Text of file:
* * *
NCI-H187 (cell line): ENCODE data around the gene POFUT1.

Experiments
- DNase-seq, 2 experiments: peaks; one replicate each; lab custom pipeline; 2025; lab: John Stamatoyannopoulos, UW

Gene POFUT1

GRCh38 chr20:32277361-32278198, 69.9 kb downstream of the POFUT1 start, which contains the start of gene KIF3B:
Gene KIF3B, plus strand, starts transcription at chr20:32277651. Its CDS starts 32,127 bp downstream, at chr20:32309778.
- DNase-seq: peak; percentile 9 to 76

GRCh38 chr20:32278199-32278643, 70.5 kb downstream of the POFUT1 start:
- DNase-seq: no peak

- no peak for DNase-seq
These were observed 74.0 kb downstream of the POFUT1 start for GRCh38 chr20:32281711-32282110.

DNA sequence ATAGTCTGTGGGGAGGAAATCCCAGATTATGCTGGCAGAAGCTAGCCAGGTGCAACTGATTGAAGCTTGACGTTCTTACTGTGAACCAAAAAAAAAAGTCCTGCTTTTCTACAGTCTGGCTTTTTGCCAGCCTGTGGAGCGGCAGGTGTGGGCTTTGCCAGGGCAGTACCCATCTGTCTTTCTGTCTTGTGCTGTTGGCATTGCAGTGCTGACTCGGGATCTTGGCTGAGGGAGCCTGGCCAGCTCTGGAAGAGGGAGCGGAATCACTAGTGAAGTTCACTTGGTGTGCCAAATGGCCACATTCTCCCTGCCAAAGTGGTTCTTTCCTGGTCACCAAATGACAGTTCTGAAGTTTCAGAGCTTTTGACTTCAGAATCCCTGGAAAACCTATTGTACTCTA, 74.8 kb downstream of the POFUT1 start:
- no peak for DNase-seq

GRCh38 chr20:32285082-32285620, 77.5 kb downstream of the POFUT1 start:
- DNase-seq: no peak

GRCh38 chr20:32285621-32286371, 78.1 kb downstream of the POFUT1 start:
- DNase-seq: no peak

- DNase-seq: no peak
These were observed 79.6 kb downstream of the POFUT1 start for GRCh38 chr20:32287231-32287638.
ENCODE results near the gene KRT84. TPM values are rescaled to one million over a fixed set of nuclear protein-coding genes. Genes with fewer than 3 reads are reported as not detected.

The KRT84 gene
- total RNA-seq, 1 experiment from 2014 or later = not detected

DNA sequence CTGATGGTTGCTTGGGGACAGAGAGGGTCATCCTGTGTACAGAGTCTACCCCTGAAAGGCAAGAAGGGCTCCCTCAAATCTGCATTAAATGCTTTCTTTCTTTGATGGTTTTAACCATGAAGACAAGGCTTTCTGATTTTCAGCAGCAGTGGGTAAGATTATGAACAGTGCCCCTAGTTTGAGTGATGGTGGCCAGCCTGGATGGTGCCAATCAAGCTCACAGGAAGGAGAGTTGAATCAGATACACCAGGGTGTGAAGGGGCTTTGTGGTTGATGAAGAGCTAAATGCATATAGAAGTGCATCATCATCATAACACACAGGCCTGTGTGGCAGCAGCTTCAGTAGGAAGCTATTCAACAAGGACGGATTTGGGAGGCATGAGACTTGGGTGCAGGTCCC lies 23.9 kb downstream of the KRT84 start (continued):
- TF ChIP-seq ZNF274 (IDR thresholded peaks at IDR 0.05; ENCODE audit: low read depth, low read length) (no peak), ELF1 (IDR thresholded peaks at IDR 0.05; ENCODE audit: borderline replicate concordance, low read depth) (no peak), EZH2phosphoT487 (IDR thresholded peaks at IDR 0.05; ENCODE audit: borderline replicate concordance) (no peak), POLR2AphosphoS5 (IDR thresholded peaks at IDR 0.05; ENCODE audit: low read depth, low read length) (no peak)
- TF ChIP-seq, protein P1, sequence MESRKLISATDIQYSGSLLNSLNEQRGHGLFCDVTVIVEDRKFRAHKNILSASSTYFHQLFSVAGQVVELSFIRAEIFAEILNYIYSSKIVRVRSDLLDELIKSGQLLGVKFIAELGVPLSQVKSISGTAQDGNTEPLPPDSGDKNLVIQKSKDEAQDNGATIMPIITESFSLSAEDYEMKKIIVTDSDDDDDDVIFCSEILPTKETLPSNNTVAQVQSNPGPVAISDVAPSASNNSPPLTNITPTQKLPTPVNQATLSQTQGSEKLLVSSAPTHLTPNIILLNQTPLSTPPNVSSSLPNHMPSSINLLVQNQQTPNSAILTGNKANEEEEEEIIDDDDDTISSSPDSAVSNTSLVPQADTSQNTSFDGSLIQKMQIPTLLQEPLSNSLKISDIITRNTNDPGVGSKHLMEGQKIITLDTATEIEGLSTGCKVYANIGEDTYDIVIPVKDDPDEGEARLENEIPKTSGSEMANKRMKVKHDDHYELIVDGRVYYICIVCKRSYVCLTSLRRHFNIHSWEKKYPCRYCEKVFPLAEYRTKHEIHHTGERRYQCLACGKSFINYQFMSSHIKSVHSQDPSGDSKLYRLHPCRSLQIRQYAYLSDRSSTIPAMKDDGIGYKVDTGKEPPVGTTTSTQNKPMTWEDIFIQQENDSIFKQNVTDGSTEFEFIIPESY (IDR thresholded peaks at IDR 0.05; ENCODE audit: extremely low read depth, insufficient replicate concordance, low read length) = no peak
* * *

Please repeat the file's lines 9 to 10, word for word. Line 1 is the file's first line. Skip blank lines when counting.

- DNase-seq: no peak

- no peak for DNase-seq